After Hurricane Irene, officials at NYU Langone Medical Center spent several million dollars protecting its backup power system from flooding, according to Richard Cohen, vice president of facilities operations. The hospital removed a fuel tank and a set of emergency generators at street level and chose to depend on what Cohen termed an “extremely modern, […]
After Hurricane Irene, officials at NYU Langone Medical Center spent several million dollars protecting its backup power system from flooding, according to Richard Cohen, vice president of facilities operations.
The hospital removed a fuel tank and a set of emergency generators at street level and chose to depend on what Cohen termed an “extremely modern, extremely reliable” system of rooftop generators.
The hospital also built a new, flood-resistant house for pumps that draw fuel from the hospital’s sealed underground tank and feed it to the generators that make electricity when New York City’s power fails.
One vulnerability remained, and it proved to be the system’s Achilles Heel. A portion of the hospital’s power distribution circuits, which direct the generated electricity out into various areas of the hospital, were located in the hospital’s basement.
“It’s like what happens when you have a flood in your basement and the electrical panel is in your basement,” Cohen said.
The predicted storm surge heights feet from Sandy did not worry NYU officials. “We had Hurricane Irene last year,” Cohen said. “We did not have any compromised or flooded areas in the hospital, so frankly we had no reason to think this would be any specific risk.”
However, the National Weather Service upgraded its predicted storm surge heights for lower Manhattan to as high as 11 feet as early as Sunday morning. That day, dozens of EMS units could be seen idling in front of NYU Langone Medical Center. EMTs said they were standing by to transfer patients. But the hospital leadership decided to keep the patients in place.
NYU’s Cohen stressed that the hospital’s system complied with building codes at the time it was constructed. Hospitals are generally not required to upgrade their systems to current code.
Even newly built hospitals in low-lying coastal zones are not necessary required to flood-proof their systems, according to George Mills, director of the engineering department at the Joint Commission, the organization that accredits most American hospitals.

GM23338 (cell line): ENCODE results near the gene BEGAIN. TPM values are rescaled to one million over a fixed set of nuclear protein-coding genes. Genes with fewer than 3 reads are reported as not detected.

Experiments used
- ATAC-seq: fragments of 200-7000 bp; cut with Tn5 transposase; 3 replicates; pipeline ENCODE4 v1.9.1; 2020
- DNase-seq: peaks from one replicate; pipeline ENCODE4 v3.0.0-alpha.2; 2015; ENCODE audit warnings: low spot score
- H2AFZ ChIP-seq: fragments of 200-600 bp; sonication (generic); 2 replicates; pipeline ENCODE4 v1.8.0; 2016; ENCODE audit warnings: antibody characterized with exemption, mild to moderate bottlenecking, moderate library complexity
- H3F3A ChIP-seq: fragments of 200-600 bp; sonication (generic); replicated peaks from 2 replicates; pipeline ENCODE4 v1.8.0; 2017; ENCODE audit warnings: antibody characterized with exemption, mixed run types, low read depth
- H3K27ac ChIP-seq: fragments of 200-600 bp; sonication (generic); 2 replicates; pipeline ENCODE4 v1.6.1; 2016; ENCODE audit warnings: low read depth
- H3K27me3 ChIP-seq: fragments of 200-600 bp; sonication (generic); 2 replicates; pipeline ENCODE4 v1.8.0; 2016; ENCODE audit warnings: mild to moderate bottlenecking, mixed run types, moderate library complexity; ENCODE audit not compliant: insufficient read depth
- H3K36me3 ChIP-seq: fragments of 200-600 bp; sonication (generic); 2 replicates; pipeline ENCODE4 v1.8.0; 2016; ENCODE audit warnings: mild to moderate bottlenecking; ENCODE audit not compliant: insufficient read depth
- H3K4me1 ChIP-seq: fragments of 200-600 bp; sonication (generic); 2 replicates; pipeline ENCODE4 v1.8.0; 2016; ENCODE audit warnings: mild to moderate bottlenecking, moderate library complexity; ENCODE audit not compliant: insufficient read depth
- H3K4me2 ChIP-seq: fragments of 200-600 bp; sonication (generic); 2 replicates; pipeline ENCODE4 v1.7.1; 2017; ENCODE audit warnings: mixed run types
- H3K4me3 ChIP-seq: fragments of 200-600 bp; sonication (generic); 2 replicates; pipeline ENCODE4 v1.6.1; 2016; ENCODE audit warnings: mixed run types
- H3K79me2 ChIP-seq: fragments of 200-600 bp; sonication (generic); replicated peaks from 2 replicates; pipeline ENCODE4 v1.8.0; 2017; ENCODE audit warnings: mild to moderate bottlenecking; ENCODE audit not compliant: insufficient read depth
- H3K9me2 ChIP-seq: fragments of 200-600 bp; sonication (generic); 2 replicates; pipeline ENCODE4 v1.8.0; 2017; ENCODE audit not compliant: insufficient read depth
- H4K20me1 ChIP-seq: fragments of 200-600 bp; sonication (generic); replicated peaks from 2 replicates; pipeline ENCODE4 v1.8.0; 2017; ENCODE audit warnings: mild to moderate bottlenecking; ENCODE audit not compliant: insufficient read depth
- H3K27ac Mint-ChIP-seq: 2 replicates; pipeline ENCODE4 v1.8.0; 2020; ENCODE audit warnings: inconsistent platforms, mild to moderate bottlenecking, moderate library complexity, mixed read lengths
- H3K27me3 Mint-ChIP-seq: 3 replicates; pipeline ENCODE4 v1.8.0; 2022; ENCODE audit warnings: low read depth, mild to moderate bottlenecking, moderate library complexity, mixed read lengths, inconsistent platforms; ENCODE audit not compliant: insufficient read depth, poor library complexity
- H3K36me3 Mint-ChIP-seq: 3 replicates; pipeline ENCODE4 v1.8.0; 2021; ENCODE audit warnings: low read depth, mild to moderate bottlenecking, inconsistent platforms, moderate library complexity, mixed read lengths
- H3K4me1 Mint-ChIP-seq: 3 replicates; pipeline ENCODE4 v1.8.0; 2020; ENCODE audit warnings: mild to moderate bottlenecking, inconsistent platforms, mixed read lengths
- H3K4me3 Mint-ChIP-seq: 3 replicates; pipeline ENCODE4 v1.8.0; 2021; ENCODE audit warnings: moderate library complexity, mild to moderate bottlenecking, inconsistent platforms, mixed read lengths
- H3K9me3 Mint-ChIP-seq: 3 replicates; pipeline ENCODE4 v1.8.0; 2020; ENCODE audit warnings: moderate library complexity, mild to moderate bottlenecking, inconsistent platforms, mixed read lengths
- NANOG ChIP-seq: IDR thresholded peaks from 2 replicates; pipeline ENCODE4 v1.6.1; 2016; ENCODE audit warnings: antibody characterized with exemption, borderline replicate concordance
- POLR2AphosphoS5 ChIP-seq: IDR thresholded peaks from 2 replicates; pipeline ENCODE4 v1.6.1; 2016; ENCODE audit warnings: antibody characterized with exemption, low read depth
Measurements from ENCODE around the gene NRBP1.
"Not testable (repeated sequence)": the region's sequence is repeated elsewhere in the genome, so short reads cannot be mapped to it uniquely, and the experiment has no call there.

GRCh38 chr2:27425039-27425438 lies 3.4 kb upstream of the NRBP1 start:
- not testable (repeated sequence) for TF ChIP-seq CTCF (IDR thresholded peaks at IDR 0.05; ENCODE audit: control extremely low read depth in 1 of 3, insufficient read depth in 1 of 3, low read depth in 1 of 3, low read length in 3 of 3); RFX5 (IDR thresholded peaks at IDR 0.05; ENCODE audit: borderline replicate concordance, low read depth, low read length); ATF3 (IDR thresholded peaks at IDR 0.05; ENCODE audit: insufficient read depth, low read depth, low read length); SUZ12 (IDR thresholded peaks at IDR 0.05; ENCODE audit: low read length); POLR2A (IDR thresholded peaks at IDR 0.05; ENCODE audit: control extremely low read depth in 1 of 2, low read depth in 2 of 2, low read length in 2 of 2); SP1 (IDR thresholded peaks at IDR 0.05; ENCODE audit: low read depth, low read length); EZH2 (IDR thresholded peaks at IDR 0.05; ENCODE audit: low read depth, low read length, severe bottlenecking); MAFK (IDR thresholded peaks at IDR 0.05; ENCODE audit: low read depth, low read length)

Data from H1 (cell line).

Mills said his organization and the U.S. Centers for Medicare and Medicaid Services require hospitals to adhere to the 2000 edition of National Fire Protection Association life safety code. It calls for “careful consideration” to be given to protecting electrical components from “natural forces common to the area” such as storms, floods and earthquakes.
The 2012 version of the code upgrades that language, saying the systems “shall be designed” to protect against these hazards. However, CMS and the hospital accreditation agency have not yet adopted this edition.
“All of these systems are only as reliable as the weakest link,” Mills said.
During the storm, according to Cohen, the hospital also experienced a temporary loss of the system that pumps fuel to the generators. That occurred when a rapid, forceful rise in water breached the underground vault that holds the fuel tank. Sensors within the vault automatically shut off the fuel pumps.
“As soon as the staff was able to access that pump house, able to reset the pumps, they were able to feed fuel to those generators and those generators are running now.” Cohen estimated the loss lasted about an hour. During that period, he said, hospital leaders decided to evacuate.
After the pumps came back online, he said, areas of the hospital where backup power is distributed through a circuit panel located on a higher floor of the hospital regained electricity, including the intensive care units and labor and delivery.
Cohen said the hospital’s elevators were also powered through the upper level circuits and had safety features to keep them from running into the floodwater that had poured into their shafts. The hospital decided not to use the elevators out of concern for safety. “There would have been a very good chance the elevators would have failed,” Cohen said. “We then would have had an elevator extraction in the middle of patient evacuation and that was a prospect that really nobody wanted to face.”
Cohen said the hospital is in the midst of constructing its own power cogeneration facility. When that is completed, the basement-level distribution circuits that proved the system’s downfall during Sandy will be relocated to an upper level. “We’ve purchased all the equipment,” Cohen said. “We currently expect to have it completed sometime around 2014.”
This story was originally published by ProPublica.